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17 Sep 2010 14:21
Buying your first new car should be a carefully orchestrated exercise in balancing value for money with your thirst for personal independence.
You probably can’t afford the car you desire, which is why, when you do finally settle on one, you need to know you’re not getting fleeced by a car company just trying to make a quick buck on the back of South Africa’s lust for new cars.
There have been several new cars launched in South Africa recently, which are based on old, outdated models, and after exhaustive research here’s a list of five of the best new vehicles, which fall roughly into the R115 000 price bracket. It’s a controversial selection, but all the most important factors have been considered.
In the “price versus specification” category, every R1 000 below the R115 000 mark earns one point.
Five points are awarded for every worthwhile option fitted as standard, such as dual airbags, ABS, aircon and so on.
In the “performance” category each car is ranked against its rivals in categories of power output, fuel economy and warranties. Five points are awarded for first place, four points for second, three points for third, two points for fourth and one point for fifth.
The cars are listed in ascending order.
5. GWM Florid (1.5VVTi) Lux: R109 900
It should be our runaway winner based on the score, but for now it’s just a courtesy inclusion at number five. Hailing from Baoding in Beijing, it’s name means having a red complexion and that’s how bigger manufacturers might feel when they see what this Chinese import has to offer.
The standard specifications for R109 900 are dual airbags, central locking, tinted rear windows, aircon, MP3 CD player, 15-inch alloy wheels, electric windows, electric mirrors, audio steering wheel controls and a reverse parking sensor. It also offers the most luggage space—a whopping 330 litres, and it comes with a Euro IV compliant engine. Interior quality isn’t brilliant, but the sheer amount of equipment more than makes up for a few rough edges.
I know it’s Chinese and that’s a hard pill to swallow, but test drive one and I’m sure you’ll be impressed. But it is untested in the resale market and its reliability and safety must surely be a concern going forward. Call me conservative, but I can’t give it my endorsement until it’s been in South Africa for a while longer.
It scores 52 points overall.
4. VW Polo Vivo (1.4) hatch: R116 065
The Vivo may be South Africa’s top seller right now, outselling its competition by the thousands, but the Uitenhage-built vehicle isn’t tops on our list. Dual airbags is all you get on the 1.4 hatch as standard. It doesn’t have ABS brakes, aircon, central locking or an MP3 CD player and that puts it far behind the competition on price alone.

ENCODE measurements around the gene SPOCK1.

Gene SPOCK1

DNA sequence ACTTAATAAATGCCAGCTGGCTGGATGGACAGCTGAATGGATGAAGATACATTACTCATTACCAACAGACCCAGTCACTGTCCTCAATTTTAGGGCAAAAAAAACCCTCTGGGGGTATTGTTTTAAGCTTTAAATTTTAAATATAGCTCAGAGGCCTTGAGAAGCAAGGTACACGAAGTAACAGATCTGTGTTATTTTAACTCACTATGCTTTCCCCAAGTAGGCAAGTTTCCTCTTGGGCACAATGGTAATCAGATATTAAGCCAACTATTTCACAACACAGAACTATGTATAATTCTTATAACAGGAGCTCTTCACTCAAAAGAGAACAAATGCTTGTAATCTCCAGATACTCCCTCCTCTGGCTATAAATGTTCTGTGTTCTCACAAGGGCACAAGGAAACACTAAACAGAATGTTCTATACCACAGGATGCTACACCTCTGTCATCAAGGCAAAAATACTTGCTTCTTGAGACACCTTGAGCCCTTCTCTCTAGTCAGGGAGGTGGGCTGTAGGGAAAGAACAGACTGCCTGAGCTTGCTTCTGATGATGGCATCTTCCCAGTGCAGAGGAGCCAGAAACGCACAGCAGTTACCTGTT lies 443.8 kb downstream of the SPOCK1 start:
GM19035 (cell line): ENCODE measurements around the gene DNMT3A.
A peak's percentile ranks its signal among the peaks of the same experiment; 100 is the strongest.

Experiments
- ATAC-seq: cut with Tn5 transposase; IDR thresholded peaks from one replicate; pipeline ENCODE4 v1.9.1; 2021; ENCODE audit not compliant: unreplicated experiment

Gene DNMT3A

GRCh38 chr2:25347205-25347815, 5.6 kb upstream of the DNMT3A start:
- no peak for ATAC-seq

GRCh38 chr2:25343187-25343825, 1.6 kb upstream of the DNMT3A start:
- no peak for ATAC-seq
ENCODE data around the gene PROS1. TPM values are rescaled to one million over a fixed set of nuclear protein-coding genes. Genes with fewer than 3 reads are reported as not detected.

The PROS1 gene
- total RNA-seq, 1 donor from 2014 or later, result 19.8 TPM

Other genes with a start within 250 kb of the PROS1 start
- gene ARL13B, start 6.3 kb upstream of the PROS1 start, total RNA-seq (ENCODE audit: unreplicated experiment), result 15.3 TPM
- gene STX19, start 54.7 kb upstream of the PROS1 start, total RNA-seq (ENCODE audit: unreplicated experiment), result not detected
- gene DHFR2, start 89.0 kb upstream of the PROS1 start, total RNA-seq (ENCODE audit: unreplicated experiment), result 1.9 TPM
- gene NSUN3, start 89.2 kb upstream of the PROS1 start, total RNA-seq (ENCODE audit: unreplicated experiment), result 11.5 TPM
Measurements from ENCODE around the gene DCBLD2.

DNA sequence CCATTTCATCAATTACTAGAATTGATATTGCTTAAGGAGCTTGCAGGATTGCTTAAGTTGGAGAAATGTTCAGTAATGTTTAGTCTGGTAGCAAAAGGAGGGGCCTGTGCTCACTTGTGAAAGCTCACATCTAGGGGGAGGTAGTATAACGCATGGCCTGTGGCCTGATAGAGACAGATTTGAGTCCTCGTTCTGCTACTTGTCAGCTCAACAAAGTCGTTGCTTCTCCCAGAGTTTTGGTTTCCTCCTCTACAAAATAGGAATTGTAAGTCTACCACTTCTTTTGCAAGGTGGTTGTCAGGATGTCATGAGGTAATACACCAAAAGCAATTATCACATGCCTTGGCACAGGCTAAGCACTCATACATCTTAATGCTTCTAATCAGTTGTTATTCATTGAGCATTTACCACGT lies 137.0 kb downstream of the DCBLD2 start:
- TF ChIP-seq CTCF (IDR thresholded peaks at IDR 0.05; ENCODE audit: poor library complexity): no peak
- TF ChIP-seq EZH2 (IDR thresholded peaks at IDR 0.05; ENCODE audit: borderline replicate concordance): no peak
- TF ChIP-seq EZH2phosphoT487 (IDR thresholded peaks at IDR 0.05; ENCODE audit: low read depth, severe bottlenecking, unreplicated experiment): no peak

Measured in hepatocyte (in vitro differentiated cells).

The Vivo struggles to compete on price with the influx of cheap imports. It’s a shame because VWs do have a fearless reputation for holding their resale value.
3. Renault Sandero (1.4) Authentique: R104 900
It’s not new, but we couldn’t ignore our local talent from Rosslyn. Over a year and a half of being made in South Africa, the Sandero has become a solid player in the entry-level market. It is the cheapest car here, but then again it’s also the least specified. Its eight-valve motor (from an old Clio) also gives you very little, but amazingly, it is greener than the Vivo. The Sandero garners most points for its class-leading five-year/150 000km warranty. It certainly isn’t the most fun to drive in this group, but as low cost of ownership goes, it is tough to argue against the Sandero.
2. Chevy Spark (1.2) L: R115 495
The newest car on our list is also the only one not borrowing from old technology. The sticker price rewards one with a 1.2-litre engine that’s one of the best here as it produces 60kW of power and it’s the most economical and the greenest of the lot. The engine feels meaty and doesn’t need to pull much weight around so it’s fun to drive. Hailing from Bupyeong, South Korea, it has a good soft-touch interior and is comfortable for a small car. I’m not the biggest fan of its psychotic grinning grille, but General Motors South Africa believes it will appeal to the young, hip set. You don’t get ABS brakes or much luggage space, but you do get an impressive five-year/120 000km warranty.
1. Ford Figo (1.4) Ambiente: R114 980
Don’t scratch your eyes, it’s not a Fiesta, it’s the Indian-built Figo. The offering from Chennai is only sold in South Africa and India and scores well in all categories. An impressive specifications list, which includes—crucially for this shoot-out—ABS brakes. Interior fit and quality is on the rough side, but underneath the crunching plastic the Figo’s extra attention to detail, like one-touch indicator stalks and an energy-saving interior light makes all the difference. It’s practical, with 284-litres of luggage space and the second-best performer with a 62kW engine.
For your money the Chevy Spark (1.2)L is arguably the best made, highest tech and freshest car on this list. But for me a cheap car can offer as many options as it likes; the only one I’m really going to take seriously is the one with ABS brakes.
Therefore, your winner, with an impressive mix of value-for-money and specifications and the only entry-level car on this list to offer ABS brakes is the Ford Figo (1.4) Ambiente.
Read more from Ray Leathern
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